Incontinence is an initial warning sign that the strength of your pelvic floor is compromised in some way and no longer has the strength to hold the contents of the pelvis. The initial symptoms are leaking urine and can progress to the point of pelvic organ prolapse. How can we have a healthy pelvis?
Pelvic health is the conversation no one wants to have so, unfortunately, incontinence has become all too common. And millions of people are suffering in silence. With the number of incontinence products and adult diapers popping up in stores, we’ve normalized the issue. But being incontinent at any phase in your life is anything but normal.
Incontinence is one of the top reasons why women end up in nursing homes later in life. It is also a strong risk factor for future falls. I want to stress again that incontinence at any point during the lifespan is NOT NORMAL. The good news is that it’s very treatable and reversible. By changing your environment and your movement you can change the health of your pelvis. Here is how:
1. Wear Flat, Flexible Footwear.
Wearing flat footwear is an essential first step to optimal pelvic health. The muscles that maintain pelvic integrity were designed to function best when we are barefoot. Wearing a rigid shoe or shoe with ANY amount of heel lift causes the rest of the body to adjust to the footwear.
In order for the muscles of the pelvis to do their job, they need to be in the right position. The happens when footwear is as close to barefoot as possible. Being barefoot allows the pelvis to maintain a neutral position, whereas wearing a heeled shoe forces the pelvis into a tucked position. Pelvic tucking throughout the day prevents your pelvic floor from doing its job effectively. Taking this step alone allows the muscles of the pelvis to work properly throughout the day, rather than consciously activating them and *hoping* that they’ll work.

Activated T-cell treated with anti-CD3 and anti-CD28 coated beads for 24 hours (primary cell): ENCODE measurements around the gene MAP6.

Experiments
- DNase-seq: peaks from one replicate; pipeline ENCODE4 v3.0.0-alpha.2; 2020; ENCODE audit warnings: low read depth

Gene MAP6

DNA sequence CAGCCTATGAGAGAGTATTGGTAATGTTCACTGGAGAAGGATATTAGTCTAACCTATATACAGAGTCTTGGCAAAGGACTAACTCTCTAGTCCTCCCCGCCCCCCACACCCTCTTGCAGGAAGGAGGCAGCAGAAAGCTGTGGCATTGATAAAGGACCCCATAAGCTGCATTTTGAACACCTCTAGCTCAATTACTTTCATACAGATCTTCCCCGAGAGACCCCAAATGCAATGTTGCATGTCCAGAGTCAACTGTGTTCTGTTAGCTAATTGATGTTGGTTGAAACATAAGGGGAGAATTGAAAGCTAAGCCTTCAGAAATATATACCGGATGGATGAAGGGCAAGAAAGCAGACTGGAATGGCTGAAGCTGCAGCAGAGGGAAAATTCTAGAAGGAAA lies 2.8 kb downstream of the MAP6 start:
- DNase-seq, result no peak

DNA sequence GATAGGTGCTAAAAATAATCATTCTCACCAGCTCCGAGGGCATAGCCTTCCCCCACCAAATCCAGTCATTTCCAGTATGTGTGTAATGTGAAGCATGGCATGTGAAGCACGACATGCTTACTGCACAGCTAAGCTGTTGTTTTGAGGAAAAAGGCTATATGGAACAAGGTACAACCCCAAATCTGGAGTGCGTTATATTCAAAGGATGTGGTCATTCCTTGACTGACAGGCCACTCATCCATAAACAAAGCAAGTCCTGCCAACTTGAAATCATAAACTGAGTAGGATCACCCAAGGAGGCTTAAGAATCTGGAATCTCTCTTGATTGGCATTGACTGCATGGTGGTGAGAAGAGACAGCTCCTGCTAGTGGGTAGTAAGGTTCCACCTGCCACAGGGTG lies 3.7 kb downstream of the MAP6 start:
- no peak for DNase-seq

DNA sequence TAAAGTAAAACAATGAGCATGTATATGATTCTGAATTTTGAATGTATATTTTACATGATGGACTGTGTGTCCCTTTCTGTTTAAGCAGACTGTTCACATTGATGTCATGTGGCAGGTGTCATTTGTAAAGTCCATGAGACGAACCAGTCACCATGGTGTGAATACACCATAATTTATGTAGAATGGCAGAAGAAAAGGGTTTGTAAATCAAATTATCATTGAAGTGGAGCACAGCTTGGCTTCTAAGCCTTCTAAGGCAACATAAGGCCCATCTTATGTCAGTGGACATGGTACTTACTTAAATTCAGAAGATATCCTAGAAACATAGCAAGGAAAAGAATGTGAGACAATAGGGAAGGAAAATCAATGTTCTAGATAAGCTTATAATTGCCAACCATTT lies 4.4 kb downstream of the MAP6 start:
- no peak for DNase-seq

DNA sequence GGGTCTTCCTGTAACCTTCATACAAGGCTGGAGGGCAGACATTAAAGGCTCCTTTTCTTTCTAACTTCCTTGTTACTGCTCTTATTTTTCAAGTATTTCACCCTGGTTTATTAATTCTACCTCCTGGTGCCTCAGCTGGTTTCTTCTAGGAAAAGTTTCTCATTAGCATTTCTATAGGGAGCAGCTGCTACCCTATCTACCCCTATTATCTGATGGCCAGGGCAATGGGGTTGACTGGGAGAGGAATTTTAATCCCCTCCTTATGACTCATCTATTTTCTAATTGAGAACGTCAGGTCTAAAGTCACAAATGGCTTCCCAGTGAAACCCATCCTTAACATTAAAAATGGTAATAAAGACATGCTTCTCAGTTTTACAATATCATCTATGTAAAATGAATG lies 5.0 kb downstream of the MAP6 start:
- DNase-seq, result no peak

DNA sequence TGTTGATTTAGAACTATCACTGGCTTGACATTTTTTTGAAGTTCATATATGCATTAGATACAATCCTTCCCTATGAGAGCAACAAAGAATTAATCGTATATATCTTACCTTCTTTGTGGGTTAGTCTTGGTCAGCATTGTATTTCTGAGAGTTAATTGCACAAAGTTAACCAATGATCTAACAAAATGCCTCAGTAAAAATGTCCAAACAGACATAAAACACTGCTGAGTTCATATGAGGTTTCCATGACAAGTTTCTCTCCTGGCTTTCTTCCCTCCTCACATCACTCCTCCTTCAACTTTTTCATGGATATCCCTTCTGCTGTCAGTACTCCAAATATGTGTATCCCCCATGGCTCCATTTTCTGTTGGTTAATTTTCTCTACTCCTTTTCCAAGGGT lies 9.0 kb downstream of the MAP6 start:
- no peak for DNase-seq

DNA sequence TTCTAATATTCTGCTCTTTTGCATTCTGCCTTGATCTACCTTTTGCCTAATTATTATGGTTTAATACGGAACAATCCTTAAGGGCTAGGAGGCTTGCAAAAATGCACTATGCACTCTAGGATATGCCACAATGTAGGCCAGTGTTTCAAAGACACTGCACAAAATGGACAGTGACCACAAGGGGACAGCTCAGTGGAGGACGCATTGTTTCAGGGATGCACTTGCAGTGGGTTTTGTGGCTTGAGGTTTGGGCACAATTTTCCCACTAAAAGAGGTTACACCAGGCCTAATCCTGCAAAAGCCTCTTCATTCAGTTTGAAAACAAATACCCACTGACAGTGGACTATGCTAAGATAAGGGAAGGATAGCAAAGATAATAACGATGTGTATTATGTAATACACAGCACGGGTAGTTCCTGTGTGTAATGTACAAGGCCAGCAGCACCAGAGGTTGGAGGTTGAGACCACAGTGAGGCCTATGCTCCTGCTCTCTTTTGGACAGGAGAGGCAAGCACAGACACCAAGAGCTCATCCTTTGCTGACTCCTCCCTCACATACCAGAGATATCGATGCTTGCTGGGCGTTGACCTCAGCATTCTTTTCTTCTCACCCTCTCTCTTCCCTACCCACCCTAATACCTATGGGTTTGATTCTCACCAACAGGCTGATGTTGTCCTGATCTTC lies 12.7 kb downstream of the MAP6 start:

2. Sit on the Floor and Squat More Often
Most of the furniture we sit on throughout the day also prevents maintaining a neutral pelvic position, or from activating the “core” throughout the day. In order to train the pelvic floor and engage the core muscles, sit on the floor (instead of in chairs) as much as possible.
On a similar note, squatting is essential to a healthy pelvis. Even resting in a supported squat helps. Start to notice how many times you bend over to pick up items off the floor and start squatting for them instead. Your core and pelvis will thank you.
3. Check-in with Your Pelvis and Rib Cage
I mentioned maintaining a neutral pelvis to keep the muscles of your pelvic floor in an optimal position to promote function. Another important component to improving the function of the core and pelvic floor is to keep the rib cage dropped. The function of abdominal, pelvic, and breathing muscles depends on the relationship between the rib cage and pelvis.
Most women are told to “stand with good posture” which can cause thrusting of the rib cage. This is an excellent example of how focusing on “good” posture can lead to dysfunctional alignment, which doesn’t promote great muscle function over time. Place on a hand on the lower ribs on the front of your body. If you feel them pushing forward let them drop down toward your pelvis until you no longer feel them pushing forward. Keep checking this position throughout the day and remind yourself to drop your ribs.
4. Stretch the Backs of Your Legs
Like wearing flat shoes, stretching your calves and hamstrings on a daily basis will allow you to keep a neutral pelvis throughout the day. If the backs of your legs are tight, the muscles will pull your pelvis into a tucked position. Make stretching an important part of the daily routine on the road to a healthy pelvis.
5. Walk Often For A Healthy Pelvis.
Walking is one of the best activities to promote a strong pelvic floor, especially walking in flat shoes. Aim for 3 to 5 miles per day, and try to space the distance out throughout the day. Walking gives the pelvic floor an opportunity to work and strengthen with each and every step taken, as long as the pelvic position is kept neutral. Combine the above step with a stretch BEFORE walking to gain more strength out of the walk.
These simple steps can both reverse incontinence and create a lifelong healthy pelvis. Better yet, these tips require little to no equipment investment to get started. So throw out the excuses and get started on the road to a healthier you today!
Brittany Denis, PT, DPT, CPT-RES is a physical therapist, movement coach, and educator empowering clients through the aging process with mindful movement. She inspires all adults to bring a growth mindset to aging both in her movement studio and online at https://www.advancedbalance.org.